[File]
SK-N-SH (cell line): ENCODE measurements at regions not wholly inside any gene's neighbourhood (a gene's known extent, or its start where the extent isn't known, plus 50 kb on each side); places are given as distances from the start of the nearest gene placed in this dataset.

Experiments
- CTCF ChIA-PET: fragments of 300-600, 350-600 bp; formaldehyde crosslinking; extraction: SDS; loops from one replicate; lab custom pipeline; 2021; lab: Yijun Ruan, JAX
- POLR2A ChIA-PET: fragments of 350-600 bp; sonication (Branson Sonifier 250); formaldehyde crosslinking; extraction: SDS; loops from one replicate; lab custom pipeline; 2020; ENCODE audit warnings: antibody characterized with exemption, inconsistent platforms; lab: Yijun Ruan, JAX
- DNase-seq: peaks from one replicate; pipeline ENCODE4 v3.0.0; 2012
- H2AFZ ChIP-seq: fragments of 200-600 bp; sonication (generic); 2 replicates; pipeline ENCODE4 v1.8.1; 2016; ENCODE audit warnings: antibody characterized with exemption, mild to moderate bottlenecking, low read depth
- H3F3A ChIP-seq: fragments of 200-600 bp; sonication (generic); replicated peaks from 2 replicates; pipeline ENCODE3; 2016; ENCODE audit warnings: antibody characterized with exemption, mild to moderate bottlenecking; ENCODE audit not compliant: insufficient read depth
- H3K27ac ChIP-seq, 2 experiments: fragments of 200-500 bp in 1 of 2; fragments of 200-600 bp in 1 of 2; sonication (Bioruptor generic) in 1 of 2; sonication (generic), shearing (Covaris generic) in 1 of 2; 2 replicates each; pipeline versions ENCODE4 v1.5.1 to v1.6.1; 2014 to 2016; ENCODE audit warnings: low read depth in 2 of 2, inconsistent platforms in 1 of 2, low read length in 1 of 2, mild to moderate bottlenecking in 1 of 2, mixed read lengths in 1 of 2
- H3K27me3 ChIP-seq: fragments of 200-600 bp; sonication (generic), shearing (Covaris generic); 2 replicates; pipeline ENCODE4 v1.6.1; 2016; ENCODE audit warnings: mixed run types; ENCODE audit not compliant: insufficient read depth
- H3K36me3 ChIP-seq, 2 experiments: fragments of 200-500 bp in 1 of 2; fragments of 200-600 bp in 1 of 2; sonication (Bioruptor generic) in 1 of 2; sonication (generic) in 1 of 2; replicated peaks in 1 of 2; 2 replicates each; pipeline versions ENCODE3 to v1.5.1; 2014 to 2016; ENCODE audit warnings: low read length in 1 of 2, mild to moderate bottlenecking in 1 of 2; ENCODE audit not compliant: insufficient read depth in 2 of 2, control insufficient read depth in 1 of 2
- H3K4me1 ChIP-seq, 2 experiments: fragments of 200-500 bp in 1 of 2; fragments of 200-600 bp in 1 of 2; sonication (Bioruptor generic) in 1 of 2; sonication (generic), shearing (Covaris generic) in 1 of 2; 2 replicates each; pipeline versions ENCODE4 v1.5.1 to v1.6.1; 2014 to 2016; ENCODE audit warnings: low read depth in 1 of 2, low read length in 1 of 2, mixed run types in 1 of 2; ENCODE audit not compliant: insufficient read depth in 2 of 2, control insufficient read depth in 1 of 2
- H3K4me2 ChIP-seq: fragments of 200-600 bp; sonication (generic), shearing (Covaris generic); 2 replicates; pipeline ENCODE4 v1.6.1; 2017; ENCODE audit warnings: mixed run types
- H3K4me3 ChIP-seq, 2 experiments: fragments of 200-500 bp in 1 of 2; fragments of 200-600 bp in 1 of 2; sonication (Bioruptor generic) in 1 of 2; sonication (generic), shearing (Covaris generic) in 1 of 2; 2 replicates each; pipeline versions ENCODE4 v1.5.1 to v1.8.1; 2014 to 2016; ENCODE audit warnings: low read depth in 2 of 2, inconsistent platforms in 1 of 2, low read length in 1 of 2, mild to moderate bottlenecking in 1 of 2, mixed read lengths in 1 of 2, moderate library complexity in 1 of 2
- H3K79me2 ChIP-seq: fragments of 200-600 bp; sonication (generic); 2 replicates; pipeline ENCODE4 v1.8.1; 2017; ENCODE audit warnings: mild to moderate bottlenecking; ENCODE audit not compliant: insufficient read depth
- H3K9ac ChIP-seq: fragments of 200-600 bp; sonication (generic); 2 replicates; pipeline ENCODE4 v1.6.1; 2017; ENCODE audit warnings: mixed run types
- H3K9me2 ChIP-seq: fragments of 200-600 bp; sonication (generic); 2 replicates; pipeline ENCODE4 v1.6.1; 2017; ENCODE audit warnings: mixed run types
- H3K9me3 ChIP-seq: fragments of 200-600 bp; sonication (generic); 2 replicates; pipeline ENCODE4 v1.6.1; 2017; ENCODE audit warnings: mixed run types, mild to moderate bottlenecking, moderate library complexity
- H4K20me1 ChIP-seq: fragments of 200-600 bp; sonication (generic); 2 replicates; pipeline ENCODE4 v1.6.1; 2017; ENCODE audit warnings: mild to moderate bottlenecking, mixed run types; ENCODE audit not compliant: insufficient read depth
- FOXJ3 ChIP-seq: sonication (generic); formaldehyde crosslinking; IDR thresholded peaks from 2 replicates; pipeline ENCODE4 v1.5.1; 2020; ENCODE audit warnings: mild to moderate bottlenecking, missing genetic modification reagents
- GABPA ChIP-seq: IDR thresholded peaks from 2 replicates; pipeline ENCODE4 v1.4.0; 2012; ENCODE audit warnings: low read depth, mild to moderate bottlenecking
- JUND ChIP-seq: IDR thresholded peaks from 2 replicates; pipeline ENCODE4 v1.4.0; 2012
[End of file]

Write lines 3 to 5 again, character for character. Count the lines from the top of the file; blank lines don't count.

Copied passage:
- CTCF ChIA-PET: fragments of 300-600, 350-600 bp; formaldehyde crosslinking; extraction: SDS; loops from one replicate; lab custom pipeline; 2021; lab: Yijun Ruan, JAX
- POLR2A ChIA-PET: fragments of 350-600 bp; sonication (Branson Sonifier 250); formaldehyde crosslinking; extraction: SDS; loops from one replicate; lab custom pipeline; 2020; ENCODE audit warnings: antibody characterized with exemption, inconsistent platforms; lab: Yijun Ruan, JAX
- DNase-seq: peaks from one replicate; pipeline ENCODE4 v3.0.0; 2012